5. I won't bother starting a new thread; just bump this one. Just finished it. Loved it. I've criticised Atwood before because of her robot protagonists though in both cases (this and Alias, Grace) the women are supposed to be voiceless so I guess it's forgivable. I like the simplicity of the prose and the exploration of the mediocre. We learn about the world she inhabits but only in bits and pieces, dribs and drabs. It was thoroughly compelling and kept me pretty much gripped to the end though the end itself disappointed me. I really didn't see the point of the final chapter and the university speech about the found recordings; didn't add much to be honest and I'd kinda liked the idea of wondering what happened to her. I would have preferred it ended with her being taken away. Like others, I'd also like to talk about feminism. But while they interpreted Atwood's feminism as the bog-standard, straight-forward version, I saw this book more as an attack on certain aspects of feminism. Firstly. Atwood is a very vocal critic of certain brands of feminism and has said that when asked if she's a feminist, she first wants them to define which feminism they're referring to. Secondly, the book shows that the Aunts, Marthas and wives are the ones that designate what role the women should have (including the unwomen) and it is they who ultimately train and prepare the handmaidens -- the aunts in particular taking the role of bad feminist here. The university lecturer mentions that there's nothing new in getting the local, conquered people to run themselves. Thirdly., there's the scene where the Aunt encourages the women to beat the rapist to death. OfGlen knocks him out to spare him any pain because she knows that the accusation is utterly false. But the rest of the women are encouraged to assume guilt. By the Aunt. How very current.
  6. A to Z Game

    Canada - because I'd like to see America's hat.
  7. Narrator or First Person?

    Both are fine. My issue with first person is that it's a little phoney. I can hear this character's thoughts and yet they never think anything... controversial. He sees a woman he finds very attractive and thinks 'what a nice looking lady'. Sorry, but that's bullshit. He's thinking far more graphically than that. That's a specific example but it's the general sense of cool, detached thinking that I don't find convincing. That isn't to say it can't be very entertaining to read though. I've only read two Atwood novels (Alias, Grace and Handmaid's Tale) and enjoyed them both thoroughly but I'd be lying if I didn't say the two women seemed... distant, unreal. In those cases, Atwood might receive some benefit of the doubt because the two characters in question are both rather oppressed and victimised. You could argue that it's more acceptable in those circumstances but I have to say, I find the whole iceberg theory very annoying. Truth be told, if I can hear your thoughts then I want to hear something real. Even if it's immature, stupid, racist or disgusting.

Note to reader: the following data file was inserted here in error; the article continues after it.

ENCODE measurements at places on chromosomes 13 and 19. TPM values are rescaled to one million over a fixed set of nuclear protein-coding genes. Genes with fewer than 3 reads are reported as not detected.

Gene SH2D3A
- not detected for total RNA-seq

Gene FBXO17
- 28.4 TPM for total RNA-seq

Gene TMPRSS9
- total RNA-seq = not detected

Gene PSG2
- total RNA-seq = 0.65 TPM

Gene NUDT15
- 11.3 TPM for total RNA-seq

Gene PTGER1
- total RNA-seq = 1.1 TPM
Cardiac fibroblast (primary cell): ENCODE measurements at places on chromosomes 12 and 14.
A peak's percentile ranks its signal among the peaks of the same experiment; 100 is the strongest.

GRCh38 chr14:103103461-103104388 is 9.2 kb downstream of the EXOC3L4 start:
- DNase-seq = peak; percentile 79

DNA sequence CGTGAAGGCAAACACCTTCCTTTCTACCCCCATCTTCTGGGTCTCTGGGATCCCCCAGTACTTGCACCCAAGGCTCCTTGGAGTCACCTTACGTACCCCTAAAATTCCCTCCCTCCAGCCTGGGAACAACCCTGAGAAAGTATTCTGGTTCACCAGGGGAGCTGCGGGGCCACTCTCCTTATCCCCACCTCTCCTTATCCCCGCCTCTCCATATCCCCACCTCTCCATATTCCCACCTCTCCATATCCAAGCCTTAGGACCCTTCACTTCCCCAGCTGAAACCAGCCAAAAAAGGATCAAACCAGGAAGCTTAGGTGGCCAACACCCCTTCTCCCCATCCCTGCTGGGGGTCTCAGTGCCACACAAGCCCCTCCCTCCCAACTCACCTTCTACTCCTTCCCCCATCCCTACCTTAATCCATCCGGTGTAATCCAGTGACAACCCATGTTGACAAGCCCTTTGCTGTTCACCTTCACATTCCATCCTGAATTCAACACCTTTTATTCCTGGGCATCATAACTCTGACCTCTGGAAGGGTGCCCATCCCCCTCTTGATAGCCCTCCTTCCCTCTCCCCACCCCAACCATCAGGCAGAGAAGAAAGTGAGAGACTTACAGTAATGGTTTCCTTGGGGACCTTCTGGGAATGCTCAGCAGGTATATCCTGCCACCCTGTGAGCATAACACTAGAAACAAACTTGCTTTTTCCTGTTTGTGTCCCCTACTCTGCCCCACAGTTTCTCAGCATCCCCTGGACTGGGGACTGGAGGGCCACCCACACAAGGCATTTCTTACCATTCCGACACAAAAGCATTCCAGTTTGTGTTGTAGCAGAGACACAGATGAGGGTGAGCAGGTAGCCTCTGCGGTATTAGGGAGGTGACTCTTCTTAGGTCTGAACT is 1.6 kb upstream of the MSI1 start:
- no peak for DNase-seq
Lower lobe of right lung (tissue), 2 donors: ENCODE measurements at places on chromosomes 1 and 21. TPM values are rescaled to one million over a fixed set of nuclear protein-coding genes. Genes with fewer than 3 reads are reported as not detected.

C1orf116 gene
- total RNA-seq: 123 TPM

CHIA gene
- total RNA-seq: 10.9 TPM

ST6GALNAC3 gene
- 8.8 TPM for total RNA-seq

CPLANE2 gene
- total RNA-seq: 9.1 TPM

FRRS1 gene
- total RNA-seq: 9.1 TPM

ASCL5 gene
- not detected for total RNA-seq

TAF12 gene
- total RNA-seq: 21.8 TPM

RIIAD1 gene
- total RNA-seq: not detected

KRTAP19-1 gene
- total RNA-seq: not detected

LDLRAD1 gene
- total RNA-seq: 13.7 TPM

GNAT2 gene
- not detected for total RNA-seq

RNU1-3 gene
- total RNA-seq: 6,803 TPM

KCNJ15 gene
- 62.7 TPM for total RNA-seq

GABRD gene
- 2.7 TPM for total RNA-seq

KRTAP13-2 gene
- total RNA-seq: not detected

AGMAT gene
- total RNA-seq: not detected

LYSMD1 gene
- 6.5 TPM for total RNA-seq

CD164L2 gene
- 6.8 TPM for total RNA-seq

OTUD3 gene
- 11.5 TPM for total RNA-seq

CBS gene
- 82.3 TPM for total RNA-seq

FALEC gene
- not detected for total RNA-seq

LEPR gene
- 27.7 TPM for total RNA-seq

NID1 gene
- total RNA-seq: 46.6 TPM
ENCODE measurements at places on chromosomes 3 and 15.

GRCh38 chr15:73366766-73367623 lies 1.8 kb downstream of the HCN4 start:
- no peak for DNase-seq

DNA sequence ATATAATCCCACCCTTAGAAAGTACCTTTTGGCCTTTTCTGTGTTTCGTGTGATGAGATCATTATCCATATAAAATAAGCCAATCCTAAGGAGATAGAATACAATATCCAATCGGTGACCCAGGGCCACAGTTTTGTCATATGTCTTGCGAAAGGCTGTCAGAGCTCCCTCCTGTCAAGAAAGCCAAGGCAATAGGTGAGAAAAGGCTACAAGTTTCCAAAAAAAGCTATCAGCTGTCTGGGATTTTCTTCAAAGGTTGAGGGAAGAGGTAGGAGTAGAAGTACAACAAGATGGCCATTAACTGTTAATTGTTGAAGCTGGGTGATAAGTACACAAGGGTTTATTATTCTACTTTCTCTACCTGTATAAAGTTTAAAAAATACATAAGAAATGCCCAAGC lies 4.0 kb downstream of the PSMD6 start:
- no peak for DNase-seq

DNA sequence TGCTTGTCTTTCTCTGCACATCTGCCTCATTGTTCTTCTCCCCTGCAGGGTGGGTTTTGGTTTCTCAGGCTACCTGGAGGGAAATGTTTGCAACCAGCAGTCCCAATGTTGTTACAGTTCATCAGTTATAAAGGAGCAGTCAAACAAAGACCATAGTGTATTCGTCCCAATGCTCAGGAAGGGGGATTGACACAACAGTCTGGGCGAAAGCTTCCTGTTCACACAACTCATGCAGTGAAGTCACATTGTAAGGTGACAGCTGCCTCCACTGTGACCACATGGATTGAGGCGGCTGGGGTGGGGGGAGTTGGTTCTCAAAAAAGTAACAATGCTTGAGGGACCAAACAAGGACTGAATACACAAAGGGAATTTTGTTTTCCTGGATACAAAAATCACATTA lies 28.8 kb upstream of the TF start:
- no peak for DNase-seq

8. A to Z Game

    How about "Places You'd like to visit and why?" Arkansas - so I can ask someone why it isn't pronounced Our-Kansas.
  9. A to Z Game

    Zinging stings from the biting frost.
  10. If Audio books count as reading then surely, narrative-heavy TV and movies should too. In which case, I've read thousands of books this year. Good for me.
  11. A to Z Game

    Xanthic skies and melancholy days
  12. A to Z Game

    Tingles down your back as the chill sneaks under your collar.
  13. A to Z Game

    Reindeer taking Santa away for another year.
  14. Opening Lines

    I just read 'Murphy' by Samuel Beckett and have nothing especially pleasant to say about it (dense, meandering sentences that go absolutely nowhere and left me unable to focus on any of it). Truth be told, it was the least enjoyable reading experience I think I've ever had (despite the guy clearly having an immense talent and way with words it just bored me to death). That all being said, it may contain perhaps my favourite opening line of any book. Very Beckettesque. "The sun shone, having no alternative, on the nothing new."
  15. A to Z Game

    Prickle-haired pimples and icy goose bumps.